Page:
Philadelphia Flyers vs. Montreal Canadiens 11/15/2008
First intermission. Flyers 0 – Canadiens 0
- I loved the how the Philadelphia Flyers started this game. They brough energy, passion, and good defense from the very first faceoff to the final horn. The first line with Simon Gagne, Mike Richards and Mike Knuble worked incredibly hard, setting the tone for every other member of the team. Glen Metropolit defended his Jared Ross after the awful headshot from Tomas Plekanec. Even fourth liners like Ross and Josh Gratton were putting pucks on net. Great period.
- Speaking of Josh Gratton, talk about a man who wants a job in the NHL! He’s a classic grinder and fighter. Yet he is out there blocking shots, creating offense, and topping it all off by taking on top heavyweight George Laraque. That’s how to win points with a coach.
On a final note for this first intermission: While Colin Campbell is handing out suspensions, he ought to take a long, hard look at Alexei Kovalev. The hit Kovalev delivered on Simon Gagne in the corner was as dirty as they come. The puck clearly had moved on. Gagne didn’t turn into the hit, and he didn’t put his head down. He didn’t even expect the hit because he didn’t have the puck! Kovalev, without making any effort to stop, threw his elbow directly into Gagne’s head; the last time I checked, the NHL rule book classifies that as an illegal play.
What makes this play even worse is that it’s not the first time Kovalev has pulled such a stunt. Just one month ago, I watched him drill rookie defenseman Luca Sbisa head first into the dasher boards at the Wachovia Center. That play wasn’t penalized, nor did Colin Campbell suspend Kovalev. Had a Flyer made an identical play at the other end of the ice, we all know what type of penalties and suspension would have been doled out. The crests and names on the sweater should not be the determining factor in these situations! Head shots are all too serious a problem for that type of bias.
I know that the referees missed the call. I also know that last year, several hockey analysts dilligently studied tape, frame by frame, to prove that Chris Pronger was guilt of stepping on Ryan Kesler. They brought this to the attention of the NHL and the fans, and Pronger received the suspension he justly deserved. Note that Pronger plays for an American team and Kesler for a Canadian club. I can only hope that those same analysts show equal passion and effort when a Canadian team dishes out such behavior against at American team.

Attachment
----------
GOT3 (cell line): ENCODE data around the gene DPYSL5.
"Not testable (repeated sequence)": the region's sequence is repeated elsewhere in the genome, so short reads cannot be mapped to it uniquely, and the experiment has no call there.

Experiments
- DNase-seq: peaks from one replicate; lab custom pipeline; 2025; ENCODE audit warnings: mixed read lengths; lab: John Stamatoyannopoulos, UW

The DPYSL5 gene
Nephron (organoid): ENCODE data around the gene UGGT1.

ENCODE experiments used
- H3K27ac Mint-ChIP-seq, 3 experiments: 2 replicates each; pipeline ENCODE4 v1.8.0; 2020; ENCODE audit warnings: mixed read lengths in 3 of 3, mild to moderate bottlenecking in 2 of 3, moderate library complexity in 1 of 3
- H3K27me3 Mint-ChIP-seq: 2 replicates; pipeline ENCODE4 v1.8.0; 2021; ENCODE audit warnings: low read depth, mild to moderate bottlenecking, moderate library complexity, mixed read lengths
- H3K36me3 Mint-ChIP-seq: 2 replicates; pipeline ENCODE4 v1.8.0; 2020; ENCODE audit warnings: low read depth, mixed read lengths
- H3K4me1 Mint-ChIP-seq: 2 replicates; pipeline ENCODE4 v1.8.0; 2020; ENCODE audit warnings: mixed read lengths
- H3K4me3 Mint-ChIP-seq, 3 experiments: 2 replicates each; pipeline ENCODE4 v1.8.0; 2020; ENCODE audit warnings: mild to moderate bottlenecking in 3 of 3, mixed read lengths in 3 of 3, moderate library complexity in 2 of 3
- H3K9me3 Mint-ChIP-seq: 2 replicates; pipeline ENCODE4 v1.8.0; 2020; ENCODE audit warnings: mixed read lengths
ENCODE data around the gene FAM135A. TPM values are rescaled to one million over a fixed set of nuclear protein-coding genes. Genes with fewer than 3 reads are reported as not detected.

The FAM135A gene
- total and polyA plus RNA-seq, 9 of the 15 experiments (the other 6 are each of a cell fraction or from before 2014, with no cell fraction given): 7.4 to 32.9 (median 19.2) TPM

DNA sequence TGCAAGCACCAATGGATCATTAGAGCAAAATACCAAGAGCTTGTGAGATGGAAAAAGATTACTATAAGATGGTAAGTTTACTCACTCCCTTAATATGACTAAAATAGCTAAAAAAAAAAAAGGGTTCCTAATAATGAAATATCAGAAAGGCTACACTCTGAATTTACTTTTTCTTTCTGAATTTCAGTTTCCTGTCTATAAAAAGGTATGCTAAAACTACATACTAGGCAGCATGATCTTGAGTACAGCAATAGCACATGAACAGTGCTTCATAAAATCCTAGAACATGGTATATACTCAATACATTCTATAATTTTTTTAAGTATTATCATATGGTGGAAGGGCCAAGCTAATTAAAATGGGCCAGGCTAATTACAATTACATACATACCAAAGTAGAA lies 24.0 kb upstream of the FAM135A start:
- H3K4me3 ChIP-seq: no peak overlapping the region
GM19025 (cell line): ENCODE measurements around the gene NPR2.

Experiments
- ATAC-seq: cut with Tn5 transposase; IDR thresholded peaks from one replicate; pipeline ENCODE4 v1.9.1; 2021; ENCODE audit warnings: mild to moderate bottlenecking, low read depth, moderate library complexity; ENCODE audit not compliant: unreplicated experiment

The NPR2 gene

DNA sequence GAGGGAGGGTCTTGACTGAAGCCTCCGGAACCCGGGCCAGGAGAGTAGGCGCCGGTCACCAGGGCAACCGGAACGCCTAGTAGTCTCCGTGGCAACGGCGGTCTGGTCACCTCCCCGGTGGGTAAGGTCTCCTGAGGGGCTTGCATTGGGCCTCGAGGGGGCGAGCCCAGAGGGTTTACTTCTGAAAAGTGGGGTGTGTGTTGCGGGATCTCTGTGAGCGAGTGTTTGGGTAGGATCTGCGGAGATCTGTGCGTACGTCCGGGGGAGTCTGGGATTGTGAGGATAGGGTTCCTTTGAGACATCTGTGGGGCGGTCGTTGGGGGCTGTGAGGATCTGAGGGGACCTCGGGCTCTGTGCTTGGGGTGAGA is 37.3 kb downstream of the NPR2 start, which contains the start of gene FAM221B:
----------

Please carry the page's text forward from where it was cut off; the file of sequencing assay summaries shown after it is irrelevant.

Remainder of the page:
Second intermission. Flyers 2 – Canadiens 0.
- Scottie Upshall opened the scoring with a well-deserved goal. Ever since John Stevens put him in the press box late last season, Upshall has been one of the hardest working forwards in the Orange and Black. He moves his feet. He throws hits. He makes those desperate, diving reaches in the offensive zone to keep the puck in play. Because he works so hard, it makes every goal he scores that much more enjoyable.
- I absolutely love the effort from the fourth line. Two of the Flyers’ scoring chances in the second period belong to combination of Arron Asham, Josh Gratton and Jared Ross. I guarantee you no one predicted that before this game started. True, as Steve Coates pointed out on the Flyers’ broadcast, they occasionally get too excited, and all three end up behind the Habs’ goal line. But you have to be fan of the passion and energy they’re bringing to this game.
- I’m babbling on about the Flyers’ offense here, but I’m not unaware of the defensive end. It may look a little sloppy and worrisome when the Canadiens take off with odd man rushes and tic-tac-toe passing. However, the Flyers are maneuvering so well within their own zone, deflecting passes with their sticks and forcing the Habs out to the boards. Even when the Canadiens do manage to wiggle through traffic towards the paint, Marty Biron has the whole net protected. I just want more of the same for the next 20 minutes!
Postgame. Flyers 2 – Canadiens 1.
The Canadiens have one of the most potent third period presses of any team in the National Hockey League. The Flyers have extreme difficulty holding onto a lead. What does all that mean? This win is a major confidence booster for the Philadelphia Flyers. The entire team produced a strong, consistent 60-minute effort, and they earned two points in a very tough building.
Marty Biron gained additional momentum tonight. He’s been improving steadily since the game opener, and he’s beginning to make his case to remain in Philadelphia as the number one goaltender at the end of the season. Like most butterfly goalies, he allows the puck to come to him. Biron adds the ability to “make saves”—that is, to direct the puck into corners or deflect it towards his own forwards rather than simply covering and taking the face-off. Should he perfect that combination of skills, Biron could prove an impenatrable foe to would-be scorers across the league.
The final key to the Flyers victory tonight: discipline. It would have been easy for such a young team to overreact to the questionable hits from Kovalev and Plekanec. Instead, the Flyers extracted revenge where it counts—on the scoreboard. Such focus is the hallmark of a great team, so I applaud the boys for their work on St. Catherine Street tonight.
Five out of six points on a road trip, a victory over some good teams, and a game against Atlanta tomorrow night. It’s been a good week of hockey so far. Here’s to many more just like it.